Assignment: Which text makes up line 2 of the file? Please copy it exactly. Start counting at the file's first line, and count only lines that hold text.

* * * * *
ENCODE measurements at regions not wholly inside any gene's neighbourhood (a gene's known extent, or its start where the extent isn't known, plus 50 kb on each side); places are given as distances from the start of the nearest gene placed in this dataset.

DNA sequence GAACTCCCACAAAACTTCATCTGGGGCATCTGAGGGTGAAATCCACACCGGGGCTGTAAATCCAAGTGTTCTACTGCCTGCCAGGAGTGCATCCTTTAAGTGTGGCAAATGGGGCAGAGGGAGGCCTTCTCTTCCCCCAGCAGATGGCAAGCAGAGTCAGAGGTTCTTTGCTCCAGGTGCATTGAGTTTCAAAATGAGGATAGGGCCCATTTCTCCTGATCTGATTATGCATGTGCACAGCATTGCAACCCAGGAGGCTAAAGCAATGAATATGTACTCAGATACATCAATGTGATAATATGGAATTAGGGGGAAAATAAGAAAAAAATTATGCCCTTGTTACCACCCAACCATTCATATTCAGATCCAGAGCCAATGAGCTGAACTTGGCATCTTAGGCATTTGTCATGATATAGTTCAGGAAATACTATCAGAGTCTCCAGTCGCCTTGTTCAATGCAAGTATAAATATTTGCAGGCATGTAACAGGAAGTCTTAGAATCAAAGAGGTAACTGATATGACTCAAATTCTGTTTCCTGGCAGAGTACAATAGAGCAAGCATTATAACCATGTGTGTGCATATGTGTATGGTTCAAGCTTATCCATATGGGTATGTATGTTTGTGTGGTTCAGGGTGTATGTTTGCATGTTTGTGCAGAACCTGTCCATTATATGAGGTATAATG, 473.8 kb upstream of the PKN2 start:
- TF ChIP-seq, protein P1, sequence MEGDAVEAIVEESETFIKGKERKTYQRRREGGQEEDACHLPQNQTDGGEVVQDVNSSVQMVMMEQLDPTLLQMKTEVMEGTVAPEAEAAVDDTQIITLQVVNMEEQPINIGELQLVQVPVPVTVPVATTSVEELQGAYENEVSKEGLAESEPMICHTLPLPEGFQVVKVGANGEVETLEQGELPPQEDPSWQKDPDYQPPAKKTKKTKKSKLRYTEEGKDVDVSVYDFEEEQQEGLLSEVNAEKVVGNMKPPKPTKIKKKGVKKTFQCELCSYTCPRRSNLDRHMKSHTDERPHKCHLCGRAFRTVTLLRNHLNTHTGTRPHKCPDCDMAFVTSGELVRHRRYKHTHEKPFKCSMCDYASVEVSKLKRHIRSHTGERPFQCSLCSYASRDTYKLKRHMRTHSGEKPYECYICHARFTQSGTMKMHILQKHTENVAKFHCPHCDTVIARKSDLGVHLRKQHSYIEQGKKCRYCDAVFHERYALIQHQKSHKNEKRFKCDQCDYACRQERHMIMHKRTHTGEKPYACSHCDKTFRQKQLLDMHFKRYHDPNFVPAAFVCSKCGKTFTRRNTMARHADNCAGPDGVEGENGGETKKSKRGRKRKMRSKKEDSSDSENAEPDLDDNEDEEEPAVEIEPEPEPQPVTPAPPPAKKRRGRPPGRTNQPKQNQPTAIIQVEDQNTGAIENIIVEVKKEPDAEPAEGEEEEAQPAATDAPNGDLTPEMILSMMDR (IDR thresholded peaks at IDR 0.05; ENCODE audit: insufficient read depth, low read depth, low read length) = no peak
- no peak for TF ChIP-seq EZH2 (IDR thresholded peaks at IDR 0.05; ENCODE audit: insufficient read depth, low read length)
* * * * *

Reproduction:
DNA sequence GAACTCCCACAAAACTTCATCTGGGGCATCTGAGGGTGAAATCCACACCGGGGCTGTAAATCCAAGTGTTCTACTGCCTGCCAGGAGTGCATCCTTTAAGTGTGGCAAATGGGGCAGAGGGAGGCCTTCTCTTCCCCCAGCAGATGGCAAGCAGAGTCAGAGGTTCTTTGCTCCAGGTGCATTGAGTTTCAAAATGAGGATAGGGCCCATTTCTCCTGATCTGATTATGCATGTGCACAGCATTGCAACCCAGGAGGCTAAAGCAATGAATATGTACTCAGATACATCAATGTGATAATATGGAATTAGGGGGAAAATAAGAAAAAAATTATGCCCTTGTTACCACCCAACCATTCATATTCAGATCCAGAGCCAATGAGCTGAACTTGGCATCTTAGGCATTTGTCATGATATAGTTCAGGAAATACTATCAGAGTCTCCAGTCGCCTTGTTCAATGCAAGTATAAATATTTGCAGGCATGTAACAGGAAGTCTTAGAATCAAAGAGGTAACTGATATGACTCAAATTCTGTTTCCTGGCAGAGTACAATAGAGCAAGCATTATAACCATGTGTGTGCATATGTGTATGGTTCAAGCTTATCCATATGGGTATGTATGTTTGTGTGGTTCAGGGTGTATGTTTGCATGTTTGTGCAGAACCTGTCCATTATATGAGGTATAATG, 473.8 kb upstream of the PKN2 start: